5 From 5 Fold: Natasha Reeves, 5 Fold Social Media Manager
5 From 5 Fold
Five Questions With Natasha Reeves, 5 Fold Social Media Manager
Welcome to this edition of 5 From 5 Fold. Each month, we’ll ask a different member of the 5 Fold Marketing team five questions about themselves, what their job is like, and what they see as the future of marketing.
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Natasha Reeves is the Social Media Manager for 5 Fold Marketing. We sat down with her to chat about how the industry, social media storytelling, and her favorite vacation ever.
1. Where did you grow up, and where’d you go to college? How’d you get into working with social media?
I grew up in Prescott, Arizona. I went to college at Northern Arizona University, in Flagstaff. I actually got into social media work because I applied to an opening for a journalist, and the company instead offered me a social media position. I said, “Why not? Let’s see how it goes.” It turned out that I really liked it!
At first, I worried that I wasn’t going to get to write or do much. But, then I learned that there was a whole industry behind the position. There’s actually strategy, writing, and creativity.
There’s a lot you can do, and the industry is always changing. So, you’re never going to be bored. Also, you never know what new social media platform could be on the rise and be the new thing.
2. Why is “good” social media so important to marketing campaigns? What, in your opinion, separates “okay” social media from stuff that’s actually good or has an impact?
The most important things are building your brand and reaching people on a more personal and local level. There’s a lot of different ways to go about building a social media campaign, but you want to stand out in some way, whether it’s being informational and helping your audience or having very creative content going out.
It’s all about standing out in the noise and building up what you want your brand to represent.
Things that I emphasize: originality, simplicity, and being relatable. [Read Natasha’s column on successful social media strategy]
3. How do you stay on top of the constant changes in the social media world? What are some of the most impactful changes you’ve seen?
To stay on top of this industry, you have to be proactive. Seek out courses, webinars, and certifications such as Facebook Blueprint.
You really have to go out and look for what’s changing in social media; it’s not always going to be sent to you or just there. Be proactive when it comes to updates and changes.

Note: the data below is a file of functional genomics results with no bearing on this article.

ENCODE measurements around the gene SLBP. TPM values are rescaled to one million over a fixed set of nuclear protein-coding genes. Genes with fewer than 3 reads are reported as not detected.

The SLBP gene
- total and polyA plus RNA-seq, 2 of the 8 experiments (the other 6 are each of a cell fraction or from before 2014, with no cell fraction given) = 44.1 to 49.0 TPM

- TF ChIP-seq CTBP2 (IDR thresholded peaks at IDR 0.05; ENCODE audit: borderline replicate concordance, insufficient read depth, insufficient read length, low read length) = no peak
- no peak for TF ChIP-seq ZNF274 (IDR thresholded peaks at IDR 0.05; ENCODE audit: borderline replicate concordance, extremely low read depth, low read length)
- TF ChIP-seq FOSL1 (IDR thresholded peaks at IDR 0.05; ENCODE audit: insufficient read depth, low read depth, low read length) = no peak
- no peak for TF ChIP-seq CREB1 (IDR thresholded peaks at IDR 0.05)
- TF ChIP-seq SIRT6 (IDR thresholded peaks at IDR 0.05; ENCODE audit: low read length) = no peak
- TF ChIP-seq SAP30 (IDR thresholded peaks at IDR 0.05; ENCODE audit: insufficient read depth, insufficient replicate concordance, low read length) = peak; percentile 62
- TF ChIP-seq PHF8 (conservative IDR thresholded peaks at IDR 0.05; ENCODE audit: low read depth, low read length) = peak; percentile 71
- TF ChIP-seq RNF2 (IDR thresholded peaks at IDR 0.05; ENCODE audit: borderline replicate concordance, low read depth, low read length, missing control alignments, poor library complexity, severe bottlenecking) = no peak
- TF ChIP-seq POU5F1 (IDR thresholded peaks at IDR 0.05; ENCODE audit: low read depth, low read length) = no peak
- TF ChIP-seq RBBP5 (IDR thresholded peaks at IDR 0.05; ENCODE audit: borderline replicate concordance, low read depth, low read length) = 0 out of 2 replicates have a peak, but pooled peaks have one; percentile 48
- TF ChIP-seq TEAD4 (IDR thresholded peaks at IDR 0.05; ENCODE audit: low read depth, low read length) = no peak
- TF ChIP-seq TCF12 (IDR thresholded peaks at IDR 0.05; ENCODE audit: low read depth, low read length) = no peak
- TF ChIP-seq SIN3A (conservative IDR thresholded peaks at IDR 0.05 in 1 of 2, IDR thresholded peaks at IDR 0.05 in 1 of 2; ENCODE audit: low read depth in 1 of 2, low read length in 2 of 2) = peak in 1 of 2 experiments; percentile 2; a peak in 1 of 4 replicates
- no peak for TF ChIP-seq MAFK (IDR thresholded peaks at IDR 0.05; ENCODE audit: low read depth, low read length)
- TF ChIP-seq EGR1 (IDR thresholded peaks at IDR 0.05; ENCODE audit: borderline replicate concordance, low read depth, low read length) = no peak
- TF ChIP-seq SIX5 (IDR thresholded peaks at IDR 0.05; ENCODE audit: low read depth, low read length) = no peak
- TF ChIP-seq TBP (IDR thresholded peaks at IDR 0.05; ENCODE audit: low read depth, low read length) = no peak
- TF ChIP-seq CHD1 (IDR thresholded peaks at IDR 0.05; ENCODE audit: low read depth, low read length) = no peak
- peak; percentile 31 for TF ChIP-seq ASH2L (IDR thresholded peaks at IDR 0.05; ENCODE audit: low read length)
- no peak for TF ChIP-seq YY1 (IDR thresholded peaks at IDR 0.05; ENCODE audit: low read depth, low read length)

4. Where do you see the industry going in the future? Is it more toward that storytelling format?
It probably is. I think social media, at its core, has always been about storytelling. I think it’s just going to evolve even further. Personally, I’m pretty curious to see how it’s going to evolve. It’s really hard to predict. Social started out as MySpace—sort of this old format of having a profile—and now it’s getting dynamic to where it’s all about video and interactive elements.
The future relies on new forms of storytelling. That’s what will make new social media platforms.
5. What is the role of businesses on Facebook and other social media platforms? In what ways do they interact with people, and how does that expand their portfolio and reach?
I think it’s in two ways: one, either being very informational about something useful to their audience, or two, making people feel good about something. For example, Dove [soap] runs a lot of campaigns about self-image, which makes people feel positive and good.
Or, there’s informational, where a company is sharing a lot of information about the services or products it provides along with useful industry knowledge, without using the tactics of white noise promotions.
A good example of this is Whole Foods, which does partake in the typical grocery store content of recipes and food, but also is proactive in educating people on labels, nutrition, etc. Pampers also does a good job at giving advice to soon-to-be parents.
Bonus: What is the coolest vacation you’ve ever taken?
I studied abroad in Ireland. That was my favorite trip and experience, although I’m not sure you could call it a ‘vacation.’ I got a unique experience to study Irish literature and myths.
As for vacations, I’ve always loved my vacation up in Washington state. It was beautiful. It was by Mount Olympus and I got to see a lot of wildlife and marine life at the same time.